RIM may be building Android app support into its BlackBerry devices, according to a new online report. That would certainly alter the company's competition with Apple.
Motion could be planning ways for Android applications to run on its BlackBerry
devices, according to online rumors. If proven true, that would give BlackBerry
users access to hundreds of thousands of applications. However, such a strategy
could also confuse developers interested in building for RIM's proprietary
has publicly stated that it is looking at getting a Java virtual machine
running on the PlayBook-not so much for app development going forward, but for
legacy support, custom apps corporations have deployed and don't want to
recreate, etc.," the blog Boy Genius Report posted Jan. 26
have been told RIM is very much considering the Dalvik virtual machine, and we
ultimately expect the company to choose Dalvik."
virtual machine is an essential component in running Android applications, and
its presence on RIM's software platforms would mean support for those applications-at
least in theory, with lots of inevitable coding and corporate concerns.
If RIM is
considering such a decisive move, it seems in little mood to share the news.
"It's RIM standard policy not to comment on rumors and speculation," a RIM
spokesperson told eWEEK Jan. 26.
Should it come
to pass, such a move could affect whether developers, especially smaller ones
pressed for time and funds, choose to develop for RIM's proprietary operating
systems over Android. In a recent survey of 2,235 Appcelerator Titanium
developers by Appcelerator and IDC, some 28 percent reported being "very
interested" in developing for the PlayBook platform, a rise of 16 percent from
interest in developing for the iPad rose from 84 percent to 87 percent during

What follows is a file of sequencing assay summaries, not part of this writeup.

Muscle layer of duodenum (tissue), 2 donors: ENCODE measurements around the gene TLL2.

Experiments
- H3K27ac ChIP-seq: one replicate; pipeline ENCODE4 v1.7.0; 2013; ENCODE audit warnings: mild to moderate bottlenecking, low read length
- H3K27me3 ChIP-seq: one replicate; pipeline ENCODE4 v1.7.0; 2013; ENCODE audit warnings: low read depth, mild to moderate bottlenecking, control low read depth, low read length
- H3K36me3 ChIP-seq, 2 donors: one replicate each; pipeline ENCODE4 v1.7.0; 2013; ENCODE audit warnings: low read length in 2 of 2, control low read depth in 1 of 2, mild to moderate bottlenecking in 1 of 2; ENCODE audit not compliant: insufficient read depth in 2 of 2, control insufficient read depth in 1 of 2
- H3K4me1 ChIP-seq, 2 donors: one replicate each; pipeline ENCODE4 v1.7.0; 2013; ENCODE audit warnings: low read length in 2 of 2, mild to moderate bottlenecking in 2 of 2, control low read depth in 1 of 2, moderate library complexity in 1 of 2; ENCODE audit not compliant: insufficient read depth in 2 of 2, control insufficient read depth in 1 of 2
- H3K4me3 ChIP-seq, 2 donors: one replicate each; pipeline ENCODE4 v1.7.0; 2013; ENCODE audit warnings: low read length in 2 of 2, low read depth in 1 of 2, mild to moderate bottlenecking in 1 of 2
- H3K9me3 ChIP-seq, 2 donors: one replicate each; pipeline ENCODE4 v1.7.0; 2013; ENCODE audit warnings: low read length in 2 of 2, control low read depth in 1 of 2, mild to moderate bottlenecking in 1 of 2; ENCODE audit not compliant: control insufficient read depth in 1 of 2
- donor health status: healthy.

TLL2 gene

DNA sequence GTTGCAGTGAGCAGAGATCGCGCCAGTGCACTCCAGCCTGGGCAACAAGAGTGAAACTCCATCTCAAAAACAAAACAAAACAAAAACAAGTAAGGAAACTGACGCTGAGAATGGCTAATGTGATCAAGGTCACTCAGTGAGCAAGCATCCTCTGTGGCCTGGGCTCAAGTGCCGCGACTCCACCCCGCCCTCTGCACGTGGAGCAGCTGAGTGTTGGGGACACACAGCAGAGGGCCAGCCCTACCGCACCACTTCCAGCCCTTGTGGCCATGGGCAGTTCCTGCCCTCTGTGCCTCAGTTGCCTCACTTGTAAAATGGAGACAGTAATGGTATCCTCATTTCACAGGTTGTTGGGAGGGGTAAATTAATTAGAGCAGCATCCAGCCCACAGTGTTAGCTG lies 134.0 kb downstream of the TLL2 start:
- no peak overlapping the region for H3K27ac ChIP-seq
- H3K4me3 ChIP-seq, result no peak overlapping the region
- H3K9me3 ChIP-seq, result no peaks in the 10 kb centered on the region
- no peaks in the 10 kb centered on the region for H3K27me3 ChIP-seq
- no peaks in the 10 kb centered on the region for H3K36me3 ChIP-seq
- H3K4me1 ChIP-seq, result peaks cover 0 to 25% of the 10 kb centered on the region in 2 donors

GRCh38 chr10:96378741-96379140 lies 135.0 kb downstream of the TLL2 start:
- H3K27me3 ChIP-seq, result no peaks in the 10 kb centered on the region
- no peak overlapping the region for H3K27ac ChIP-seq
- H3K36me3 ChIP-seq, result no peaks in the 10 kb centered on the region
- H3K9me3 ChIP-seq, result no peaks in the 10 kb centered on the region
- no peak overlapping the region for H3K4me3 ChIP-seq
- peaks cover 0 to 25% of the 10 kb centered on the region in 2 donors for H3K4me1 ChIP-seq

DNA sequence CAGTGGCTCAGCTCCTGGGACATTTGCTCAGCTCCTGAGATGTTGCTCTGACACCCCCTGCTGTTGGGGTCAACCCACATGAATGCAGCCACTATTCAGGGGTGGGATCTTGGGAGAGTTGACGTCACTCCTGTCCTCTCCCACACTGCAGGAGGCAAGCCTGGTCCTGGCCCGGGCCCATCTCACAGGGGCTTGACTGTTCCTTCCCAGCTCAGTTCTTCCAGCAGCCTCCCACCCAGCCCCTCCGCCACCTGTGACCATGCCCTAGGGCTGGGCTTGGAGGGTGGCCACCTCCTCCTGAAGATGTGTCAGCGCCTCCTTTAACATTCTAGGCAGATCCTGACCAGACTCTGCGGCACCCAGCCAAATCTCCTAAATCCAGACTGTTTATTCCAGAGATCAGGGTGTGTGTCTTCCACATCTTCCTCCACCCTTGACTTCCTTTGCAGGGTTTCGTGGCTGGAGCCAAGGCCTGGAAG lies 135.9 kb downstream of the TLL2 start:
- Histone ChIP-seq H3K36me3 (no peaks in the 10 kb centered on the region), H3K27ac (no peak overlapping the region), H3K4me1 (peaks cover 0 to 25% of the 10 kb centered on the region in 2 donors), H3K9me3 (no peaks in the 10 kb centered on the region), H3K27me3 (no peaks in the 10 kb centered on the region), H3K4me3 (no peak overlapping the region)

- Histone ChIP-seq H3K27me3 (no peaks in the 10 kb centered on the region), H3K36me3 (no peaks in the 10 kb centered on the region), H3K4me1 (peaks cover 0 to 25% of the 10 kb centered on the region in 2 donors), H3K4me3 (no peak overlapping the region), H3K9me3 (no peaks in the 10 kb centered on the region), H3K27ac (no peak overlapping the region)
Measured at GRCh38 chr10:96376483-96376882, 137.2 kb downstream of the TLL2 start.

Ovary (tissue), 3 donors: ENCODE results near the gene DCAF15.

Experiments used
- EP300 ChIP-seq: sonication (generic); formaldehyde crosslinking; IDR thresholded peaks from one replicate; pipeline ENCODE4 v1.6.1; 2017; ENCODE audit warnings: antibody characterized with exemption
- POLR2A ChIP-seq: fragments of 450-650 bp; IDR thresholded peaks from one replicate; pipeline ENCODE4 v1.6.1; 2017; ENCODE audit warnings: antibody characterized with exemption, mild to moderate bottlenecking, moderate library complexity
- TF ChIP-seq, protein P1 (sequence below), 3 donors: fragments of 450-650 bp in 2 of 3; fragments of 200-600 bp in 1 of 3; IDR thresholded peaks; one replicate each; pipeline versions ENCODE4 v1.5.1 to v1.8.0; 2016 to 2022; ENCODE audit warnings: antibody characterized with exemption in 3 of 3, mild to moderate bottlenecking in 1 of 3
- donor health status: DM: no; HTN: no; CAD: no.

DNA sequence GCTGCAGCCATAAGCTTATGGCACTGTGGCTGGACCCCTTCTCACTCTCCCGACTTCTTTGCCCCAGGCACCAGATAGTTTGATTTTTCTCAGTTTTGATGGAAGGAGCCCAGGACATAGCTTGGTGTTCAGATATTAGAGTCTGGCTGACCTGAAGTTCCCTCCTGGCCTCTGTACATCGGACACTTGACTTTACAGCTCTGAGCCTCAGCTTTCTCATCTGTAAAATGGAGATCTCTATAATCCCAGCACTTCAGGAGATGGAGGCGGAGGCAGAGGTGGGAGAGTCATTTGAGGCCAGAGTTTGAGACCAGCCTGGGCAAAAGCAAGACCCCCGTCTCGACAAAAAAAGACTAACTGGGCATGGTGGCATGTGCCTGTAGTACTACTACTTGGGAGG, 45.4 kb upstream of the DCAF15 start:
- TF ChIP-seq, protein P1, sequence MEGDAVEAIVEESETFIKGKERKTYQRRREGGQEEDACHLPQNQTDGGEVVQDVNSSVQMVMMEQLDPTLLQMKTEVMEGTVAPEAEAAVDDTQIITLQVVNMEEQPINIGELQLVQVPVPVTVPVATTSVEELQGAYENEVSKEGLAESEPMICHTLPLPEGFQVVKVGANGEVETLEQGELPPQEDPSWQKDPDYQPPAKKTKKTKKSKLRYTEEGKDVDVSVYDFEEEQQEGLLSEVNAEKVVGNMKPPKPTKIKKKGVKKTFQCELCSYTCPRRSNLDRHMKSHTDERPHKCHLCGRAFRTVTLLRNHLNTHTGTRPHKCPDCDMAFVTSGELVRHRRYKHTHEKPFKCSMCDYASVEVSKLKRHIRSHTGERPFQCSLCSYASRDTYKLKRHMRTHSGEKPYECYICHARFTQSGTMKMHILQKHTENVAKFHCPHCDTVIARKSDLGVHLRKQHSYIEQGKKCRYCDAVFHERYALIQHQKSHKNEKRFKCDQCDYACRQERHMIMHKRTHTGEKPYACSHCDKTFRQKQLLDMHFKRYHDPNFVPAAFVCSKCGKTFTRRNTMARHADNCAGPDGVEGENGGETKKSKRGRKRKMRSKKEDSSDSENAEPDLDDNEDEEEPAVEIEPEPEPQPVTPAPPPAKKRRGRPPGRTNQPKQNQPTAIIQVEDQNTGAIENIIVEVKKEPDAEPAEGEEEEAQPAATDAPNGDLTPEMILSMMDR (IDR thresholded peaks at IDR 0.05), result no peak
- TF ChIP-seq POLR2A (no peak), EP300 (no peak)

the same period, according to the survey, and interest in Android tablets
bumped up from 62 percent to 74 percent. That places both platforms well ahead
of RIM in overall survey share, with all three platforms handily beating the
as-yet-unseen Palm webOS tablets at 16 percent "very interested."
firm Deloitte recently estimated tablet shipments in 2011 at 50 million units,
ahead of research firm IDC's predictions of 44.6 million units for the year.
"Although some commentators view tablets as underpowered media-consumption toys
suitable only for consumers," Deloitte recently wrote in its annual sector
forecast, "in 2011, more than 25 percent of all tablet computers will be bought
by enterprises, and that figure is likely to rise in 2012 and beyond."
development environment permits the publishing of applications to a BlackBerry
without developers needing to write any native code. In addition, those same developers
can use the Adobe AIR software-development kit and have a local runtime on a BlackBerry
smartphone. Jim Balsillie, RIM co-CEO, has insisted that the company's
developer stance, along with its support of Adobe Flash, remain crucial
competitive differentiators in the fight against Apple.
that you can bring the mobile to the Web, but you don't need to go through some
kind of control point of an SDK, and that's the core part of our message," Balsillie told an audience Nov. 16 at the Web 2.0 Summit in
referring to Apple's "walled garden" ecosystem.
If RIM does
choose to embrace Android applications, that would put the company's extended
application library closer to par with that of Apple's App Store, which also
boasts hundreds of thousands of applications.